Weaving and Warping in Yorkshire

  • Julia Gash
  • 14th April 2013

I've been visiting some of the factories we work with in Yorkshire this week.  I'm trying to find out more about how our suppliers work and therefore how we can make the most of the opportunity our business relationship brings.  I spent a fascinating two hours at Joseph H Clissold one morning, a traditional textile factory that weaves wool into top quality suiting fabric.  They're just up the road from us in Yorkshire and the worsted cloth they make is finished with natural spring water, making it the softest, woollen suit fabric in the world.  It eventually ends up being used by Savile Row tailors and high end design labels.  Here's one of their men and machines in action ...

So how come an eco-bag manufacturing company is working with a traditional woollen suit fabric business? I got an email out of the blue from Ruth at Joseph H Clissold last year, with a request to make bags using remnants of suit cloth for a textile trade fair giveaway where they were showcasing their fabrics.  We obliged, loved the bags, and I saw their potential as an interesting, eco-friendly, high quality tote bag.  As it was full of British character I knew it would be perfect for our new Talented Totes range of bags.  I subseqently created a series of simple, quirky British themed prints to overlay onto the classic suit fabric from Clissold and hey presto .. our Best of British bag collection was born!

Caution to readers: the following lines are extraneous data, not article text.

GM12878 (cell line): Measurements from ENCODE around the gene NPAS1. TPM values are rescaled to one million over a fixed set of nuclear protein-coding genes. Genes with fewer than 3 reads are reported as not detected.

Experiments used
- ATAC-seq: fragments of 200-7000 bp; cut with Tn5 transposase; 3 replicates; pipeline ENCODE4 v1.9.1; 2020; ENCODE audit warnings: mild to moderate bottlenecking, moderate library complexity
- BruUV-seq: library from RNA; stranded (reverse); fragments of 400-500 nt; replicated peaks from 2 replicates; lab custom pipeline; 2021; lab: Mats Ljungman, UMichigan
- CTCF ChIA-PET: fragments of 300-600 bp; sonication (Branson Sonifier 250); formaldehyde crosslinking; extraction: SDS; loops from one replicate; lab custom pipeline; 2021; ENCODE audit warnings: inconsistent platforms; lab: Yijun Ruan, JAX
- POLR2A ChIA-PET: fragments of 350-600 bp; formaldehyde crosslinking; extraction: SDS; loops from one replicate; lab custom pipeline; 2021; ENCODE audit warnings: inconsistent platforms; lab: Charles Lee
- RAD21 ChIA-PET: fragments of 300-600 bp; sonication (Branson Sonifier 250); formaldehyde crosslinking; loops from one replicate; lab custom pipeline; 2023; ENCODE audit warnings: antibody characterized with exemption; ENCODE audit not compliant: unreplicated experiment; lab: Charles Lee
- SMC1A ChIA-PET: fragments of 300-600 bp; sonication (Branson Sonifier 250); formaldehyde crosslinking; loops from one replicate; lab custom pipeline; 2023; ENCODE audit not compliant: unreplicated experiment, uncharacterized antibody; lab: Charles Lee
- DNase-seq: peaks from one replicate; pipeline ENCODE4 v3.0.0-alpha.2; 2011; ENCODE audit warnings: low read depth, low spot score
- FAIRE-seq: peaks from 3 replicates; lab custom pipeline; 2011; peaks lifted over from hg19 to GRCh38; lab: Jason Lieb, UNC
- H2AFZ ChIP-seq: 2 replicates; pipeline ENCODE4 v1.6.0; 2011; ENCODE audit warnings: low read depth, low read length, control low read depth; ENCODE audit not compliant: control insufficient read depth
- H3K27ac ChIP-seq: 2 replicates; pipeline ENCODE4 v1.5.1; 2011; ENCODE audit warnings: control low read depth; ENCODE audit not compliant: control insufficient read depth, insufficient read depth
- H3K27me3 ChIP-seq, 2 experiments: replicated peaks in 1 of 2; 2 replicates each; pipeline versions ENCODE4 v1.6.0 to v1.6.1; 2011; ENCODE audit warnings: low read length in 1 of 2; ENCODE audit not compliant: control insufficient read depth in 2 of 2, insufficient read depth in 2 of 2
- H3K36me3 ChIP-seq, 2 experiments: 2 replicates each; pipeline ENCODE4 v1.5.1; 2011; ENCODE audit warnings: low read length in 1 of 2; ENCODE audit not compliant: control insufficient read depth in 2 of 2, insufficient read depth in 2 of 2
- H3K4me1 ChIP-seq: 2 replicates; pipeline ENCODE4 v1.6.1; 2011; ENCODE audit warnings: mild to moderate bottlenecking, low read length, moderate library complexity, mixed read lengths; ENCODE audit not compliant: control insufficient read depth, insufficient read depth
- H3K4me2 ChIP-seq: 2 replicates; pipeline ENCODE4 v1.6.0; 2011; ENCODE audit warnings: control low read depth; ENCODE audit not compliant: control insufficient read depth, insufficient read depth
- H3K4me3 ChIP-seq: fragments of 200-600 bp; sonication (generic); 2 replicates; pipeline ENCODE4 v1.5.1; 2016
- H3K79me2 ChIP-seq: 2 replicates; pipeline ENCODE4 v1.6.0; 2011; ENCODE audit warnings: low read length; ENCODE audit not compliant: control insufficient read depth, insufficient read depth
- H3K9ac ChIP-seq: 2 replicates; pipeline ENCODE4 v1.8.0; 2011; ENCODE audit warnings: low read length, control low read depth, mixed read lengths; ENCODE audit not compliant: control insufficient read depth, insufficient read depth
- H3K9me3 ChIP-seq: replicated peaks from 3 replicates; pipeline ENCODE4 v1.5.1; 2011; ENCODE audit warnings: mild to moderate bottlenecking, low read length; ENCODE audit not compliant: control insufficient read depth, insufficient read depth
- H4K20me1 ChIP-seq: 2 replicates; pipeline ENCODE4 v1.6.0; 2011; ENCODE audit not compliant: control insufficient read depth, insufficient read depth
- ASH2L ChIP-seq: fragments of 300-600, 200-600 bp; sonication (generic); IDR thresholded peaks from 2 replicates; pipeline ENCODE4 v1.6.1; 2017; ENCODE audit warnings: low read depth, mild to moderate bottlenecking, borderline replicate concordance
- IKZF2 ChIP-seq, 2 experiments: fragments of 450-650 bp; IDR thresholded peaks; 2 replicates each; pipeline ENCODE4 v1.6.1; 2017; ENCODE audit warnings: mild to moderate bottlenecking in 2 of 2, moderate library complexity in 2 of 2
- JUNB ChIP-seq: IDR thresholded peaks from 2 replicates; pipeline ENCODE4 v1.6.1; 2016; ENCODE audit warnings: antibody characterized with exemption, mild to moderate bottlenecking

It's onwards and upwards with the woollen suit fabric bags and here I am with Ruth from Clissold, choosing fabrics for our next Talented Totes collection.  


We still buy end of line fabric, so each run is a limited edition and it's an eco friendly and cost effective way of working.  If you can't afford a Savile Row suit then why not settle on a Best of British bag made from the same, beautiful fabric!


We also had our monthly Celebrate Success meeting on Friday.  This is where every one in the company sits down together and gets to look at what we've achieved the previous month, focus on our key aims for this month, share in our successes and rally around where we need to do better.  We also hand out an award to our Employee of the Month (who gets a day's paid holiday for this achievement so it's a heavily fought contest!).  We then headed off for a quarterly company get together.  After we rolled down the hill for a quick pint at the Gardners Rest, we regrouped at a pool hall in town.  

I'm always impressed with what men do with balls (on a pool table, sports hall, field or court) ... something that simply isn't part of the landscape of the female mind ... or body :-)  

As I'm sure you can appreciate, there is no photo to illustrate this point.

The next day, Saturday, I went in to work on my own to start designing the next Talented Totes collection.  This is what I love.  Being in a big factory on my own and finding a stillness where my creative mind can hopefully come up with something interesting and new to say in print.  I'm happy with what I created so I then sit down with Richard, our designer on Monday to develop the designs into positives (they're like print plates) so that we can start sampling.  This is when I start to get excited.  It's all very rough at first but, like a sculpture, it takes shape at every stage until you instinctively know that you've got there.

I'll leave it at that for now but will have something to show you soon ...!